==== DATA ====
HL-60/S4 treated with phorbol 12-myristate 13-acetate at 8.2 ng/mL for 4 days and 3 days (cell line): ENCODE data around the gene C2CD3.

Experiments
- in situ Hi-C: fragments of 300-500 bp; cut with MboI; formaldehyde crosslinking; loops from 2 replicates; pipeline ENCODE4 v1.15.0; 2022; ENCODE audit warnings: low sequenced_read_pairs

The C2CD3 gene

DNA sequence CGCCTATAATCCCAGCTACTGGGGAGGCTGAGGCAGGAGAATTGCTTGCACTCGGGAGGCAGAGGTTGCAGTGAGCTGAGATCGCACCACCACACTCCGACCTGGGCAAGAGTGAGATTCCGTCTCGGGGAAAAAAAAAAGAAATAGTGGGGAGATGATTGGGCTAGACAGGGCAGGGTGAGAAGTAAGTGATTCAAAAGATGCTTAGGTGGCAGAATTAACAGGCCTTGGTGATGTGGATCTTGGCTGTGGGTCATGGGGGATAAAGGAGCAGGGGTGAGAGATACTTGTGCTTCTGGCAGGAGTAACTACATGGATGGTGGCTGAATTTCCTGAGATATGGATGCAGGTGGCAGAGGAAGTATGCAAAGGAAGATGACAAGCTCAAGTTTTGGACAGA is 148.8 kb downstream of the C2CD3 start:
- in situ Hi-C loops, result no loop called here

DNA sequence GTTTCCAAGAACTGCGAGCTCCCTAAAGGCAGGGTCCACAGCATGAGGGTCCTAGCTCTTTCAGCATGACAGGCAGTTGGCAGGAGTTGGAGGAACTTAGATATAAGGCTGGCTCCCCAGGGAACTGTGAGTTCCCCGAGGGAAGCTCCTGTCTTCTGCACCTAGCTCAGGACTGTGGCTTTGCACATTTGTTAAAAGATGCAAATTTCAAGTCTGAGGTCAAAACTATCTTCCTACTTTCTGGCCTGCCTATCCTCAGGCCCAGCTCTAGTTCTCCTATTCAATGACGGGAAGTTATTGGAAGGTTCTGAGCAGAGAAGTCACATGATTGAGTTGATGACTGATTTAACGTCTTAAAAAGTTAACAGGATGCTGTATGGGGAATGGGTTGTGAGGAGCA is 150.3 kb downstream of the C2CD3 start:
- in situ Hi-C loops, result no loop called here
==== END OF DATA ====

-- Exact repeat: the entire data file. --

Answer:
HL-60/S4 treated with phorbol 12-myristate 13-acetate at 8.2 ng/mL for 4 days and 3 days (cell line): ENCODE data around the gene C2CD3.

Experiments
- in situ Hi-C: fragments of 300-500 bp; cut with MboI; formaldehyde crosslinking; loops from 2 replicates; pipeline ENCODE4 v1.15.0; 2022; ENCODE audit warnings: low sequenced_read_pairs

The C2CD3 gene

DNA sequence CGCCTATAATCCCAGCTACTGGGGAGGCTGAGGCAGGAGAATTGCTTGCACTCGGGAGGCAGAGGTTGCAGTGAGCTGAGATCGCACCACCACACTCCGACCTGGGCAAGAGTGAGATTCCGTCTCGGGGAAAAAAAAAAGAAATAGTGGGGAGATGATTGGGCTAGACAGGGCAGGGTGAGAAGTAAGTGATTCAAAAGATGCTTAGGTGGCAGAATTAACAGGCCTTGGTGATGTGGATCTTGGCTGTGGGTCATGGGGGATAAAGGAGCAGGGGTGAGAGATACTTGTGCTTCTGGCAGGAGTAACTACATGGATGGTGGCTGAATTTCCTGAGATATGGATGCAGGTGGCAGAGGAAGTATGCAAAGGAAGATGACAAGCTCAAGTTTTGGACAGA is 148.8 kb downstream of the C2CD3 start:
- in situ Hi-C loops, result no loop called here

DNA sequence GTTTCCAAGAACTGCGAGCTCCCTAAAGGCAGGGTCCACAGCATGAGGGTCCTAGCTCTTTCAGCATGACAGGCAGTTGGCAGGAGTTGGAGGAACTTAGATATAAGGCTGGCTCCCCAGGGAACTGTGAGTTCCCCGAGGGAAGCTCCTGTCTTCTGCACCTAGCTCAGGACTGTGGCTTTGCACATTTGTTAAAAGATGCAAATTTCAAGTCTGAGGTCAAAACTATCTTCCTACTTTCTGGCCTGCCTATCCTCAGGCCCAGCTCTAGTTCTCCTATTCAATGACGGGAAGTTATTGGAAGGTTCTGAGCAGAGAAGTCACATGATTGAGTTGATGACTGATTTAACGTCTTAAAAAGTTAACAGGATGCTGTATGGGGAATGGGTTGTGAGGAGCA is 150.3 kb downstream of the C2CD3 start:
- in situ Hi-C loops, result no loop called here